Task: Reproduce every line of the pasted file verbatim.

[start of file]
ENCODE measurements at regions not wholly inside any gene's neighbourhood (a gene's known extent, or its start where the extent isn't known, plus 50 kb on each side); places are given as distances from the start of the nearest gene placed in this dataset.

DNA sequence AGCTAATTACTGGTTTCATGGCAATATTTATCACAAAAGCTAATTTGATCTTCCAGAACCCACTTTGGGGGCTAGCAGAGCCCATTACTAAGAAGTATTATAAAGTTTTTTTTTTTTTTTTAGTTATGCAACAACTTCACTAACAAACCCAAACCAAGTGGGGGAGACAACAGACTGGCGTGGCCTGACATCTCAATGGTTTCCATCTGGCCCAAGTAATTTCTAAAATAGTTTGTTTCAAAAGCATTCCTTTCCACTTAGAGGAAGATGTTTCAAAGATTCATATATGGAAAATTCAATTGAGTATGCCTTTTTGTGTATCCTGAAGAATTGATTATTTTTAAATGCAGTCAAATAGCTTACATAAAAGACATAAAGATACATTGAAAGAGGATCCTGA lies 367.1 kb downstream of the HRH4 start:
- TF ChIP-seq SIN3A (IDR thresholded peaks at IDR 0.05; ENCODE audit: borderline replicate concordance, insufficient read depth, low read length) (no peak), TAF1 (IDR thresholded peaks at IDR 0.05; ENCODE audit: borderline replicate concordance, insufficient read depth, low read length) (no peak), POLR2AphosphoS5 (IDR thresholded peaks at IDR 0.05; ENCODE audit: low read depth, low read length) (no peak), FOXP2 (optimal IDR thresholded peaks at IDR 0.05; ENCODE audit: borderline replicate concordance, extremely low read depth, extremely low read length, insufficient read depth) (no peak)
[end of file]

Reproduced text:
ENCODE measurements at regions not wholly inside any gene's neighbourhood (a gene's known extent, or its start where the extent isn't known, plus 50 kb on each side); places are given as distances from the start of the nearest gene placed in this dataset.

DNA sequence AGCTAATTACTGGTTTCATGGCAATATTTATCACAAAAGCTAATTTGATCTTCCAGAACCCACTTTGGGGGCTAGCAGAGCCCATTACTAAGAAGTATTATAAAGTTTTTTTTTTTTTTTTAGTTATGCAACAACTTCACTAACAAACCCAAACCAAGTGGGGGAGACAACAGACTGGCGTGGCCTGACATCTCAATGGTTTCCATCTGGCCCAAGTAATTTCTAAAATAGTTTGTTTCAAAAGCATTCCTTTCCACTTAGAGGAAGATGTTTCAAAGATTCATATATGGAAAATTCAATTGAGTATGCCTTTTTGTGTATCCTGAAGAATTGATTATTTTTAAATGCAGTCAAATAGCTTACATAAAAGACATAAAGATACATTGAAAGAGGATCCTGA lies 367.1 kb downstream of the HRH4 start:
- TF ChIP-seq SIN3A (IDR thresholded peaks at IDR 0.05; ENCODE audit: borderline replicate concordance, insufficient read depth, low read length) (no peak), TAF1 (IDR thresholded peaks at IDR 0.05; ENCODE audit: borderline replicate concordance, insufficient read depth, low read length) (no peak), POLR2AphosphoS5 (IDR thresholded peaks at IDR 0.05; ENCODE audit: low read depth, low read length) (no peak), FOXP2 (optimal IDR thresholded peaks at IDR 0.05; ENCODE audit: borderline replicate concordance, extremely low read depth, extremely low read length, insufficient read depth) (no peak)